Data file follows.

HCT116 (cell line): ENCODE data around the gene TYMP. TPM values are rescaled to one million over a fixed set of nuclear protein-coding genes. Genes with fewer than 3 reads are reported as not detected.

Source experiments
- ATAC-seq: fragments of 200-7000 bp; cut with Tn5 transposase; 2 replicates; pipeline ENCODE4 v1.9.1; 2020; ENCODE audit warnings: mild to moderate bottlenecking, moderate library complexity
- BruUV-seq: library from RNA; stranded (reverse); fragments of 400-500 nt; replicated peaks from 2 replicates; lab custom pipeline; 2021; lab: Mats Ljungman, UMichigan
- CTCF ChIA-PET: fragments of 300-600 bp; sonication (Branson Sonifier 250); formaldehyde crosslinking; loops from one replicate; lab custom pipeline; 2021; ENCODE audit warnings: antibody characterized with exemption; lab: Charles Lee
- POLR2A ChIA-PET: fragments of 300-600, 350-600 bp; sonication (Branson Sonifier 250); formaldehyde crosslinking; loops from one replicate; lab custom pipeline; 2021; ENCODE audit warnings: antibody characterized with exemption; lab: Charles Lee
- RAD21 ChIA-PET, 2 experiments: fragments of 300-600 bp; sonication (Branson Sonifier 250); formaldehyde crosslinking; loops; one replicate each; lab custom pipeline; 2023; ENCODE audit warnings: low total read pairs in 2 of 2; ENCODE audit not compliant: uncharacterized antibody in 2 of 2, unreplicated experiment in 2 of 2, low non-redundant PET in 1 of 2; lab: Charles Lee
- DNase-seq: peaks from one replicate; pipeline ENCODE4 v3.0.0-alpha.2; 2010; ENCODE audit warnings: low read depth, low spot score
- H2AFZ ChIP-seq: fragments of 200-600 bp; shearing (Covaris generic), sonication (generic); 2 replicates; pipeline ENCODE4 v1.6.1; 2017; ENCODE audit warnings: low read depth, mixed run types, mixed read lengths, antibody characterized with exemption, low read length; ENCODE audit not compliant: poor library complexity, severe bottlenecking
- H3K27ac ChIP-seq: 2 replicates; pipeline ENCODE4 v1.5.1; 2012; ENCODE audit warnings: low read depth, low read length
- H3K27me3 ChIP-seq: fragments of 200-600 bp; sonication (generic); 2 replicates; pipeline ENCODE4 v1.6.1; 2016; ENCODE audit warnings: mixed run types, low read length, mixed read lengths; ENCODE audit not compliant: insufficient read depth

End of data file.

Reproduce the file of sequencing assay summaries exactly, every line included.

HCT116 (cell line): ENCODE data around the gene TYMP. TPM values are rescaled to one million over a fixed set of nuclear protein-coding genes. Genes with fewer than 3 reads are reported as not detected.

Source experiments
- ATAC-seq: fragments of 200-7000 bp; cut with Tn5 transposase; 2 replicates; pipeline ENCODE4 v1.9.1; 2020; ENCODE audit warnings: mild to moderate bottlenecking, moderate library complexity
- BruUV-seq: library from RNA; stranded (reverse); fragments of 400-500 nt; replicated peaks from 2 replicates; lab custom pipeline; 2021; lab: Mats Ljungman, UMichigan
- CTCF ChIA-PET: fragments of 300-600 bp; sonication (Branson Sonifier 250); formaldehyde crosslinking; loops from one replicate; lab custom pipeline; 2021; ENCODE audit warnings: antibody characterized with exemption; lab: Charles Lee
- POLR2A ChIA-PET: fragments of 300-600, 350-600 bp; sonication (Branson Sonifier 250); formaldehyde crosslinking; loops from one replicate; lab custom pipeline; 2021; ENCODE audit warnings: antibody characterized with exemption; lab: Charles Lee
- RAD21 ChIA-PET, 2 experiments: fragments of 300-600 bp; sonication (Branson Sonifier 250); formaldehyde crosslinking; loops; one replicate each; lab custom pipeline; 2023; ENCODE audit warnings: low total read pairs in 2 of 2; ENCODE audit not compliant: uncharacterized antibody in 2 of 2, unreplicated experiment in 2 of 2, low non-redundant PET in 1 of 2; lab: Charles Lee
- DNase-seq: peaks from one replicate; pipeline ENCODE4 v3.0.0-alpha.2; 2010; ENCODE audit warnings: low read depth, low spot score
- H2AFZ ChIP-seq: fragments of 200-600 bp; shearing (Covaris generic), sonication (generic); 2 replicates; pipeline ENCODE4 v1.6.1; 2017; ENCODE audit warnings: low read depth, mixed run types, mixed read lengths, antibody characterized with exemption, low read length; ENCODE audit not compliant: poor library complexity, severe bottlenecking
- H3K27ac ChIP-seq: 2 replicates; pipeline ENCODE4 v1.5.1; 2012; ENCODE audit warnings: low read depth, low read length
- H3K27me3 ChIP-seq: fragments of 200-600 bp; sonication (generic); 2 replicates; pipeline ENCODE4 v1.6.1; 2016; ENCODE audit warnings: mixed run types, low read length, mixed read lengths; ENCODE audit not compliant: insufficient read depth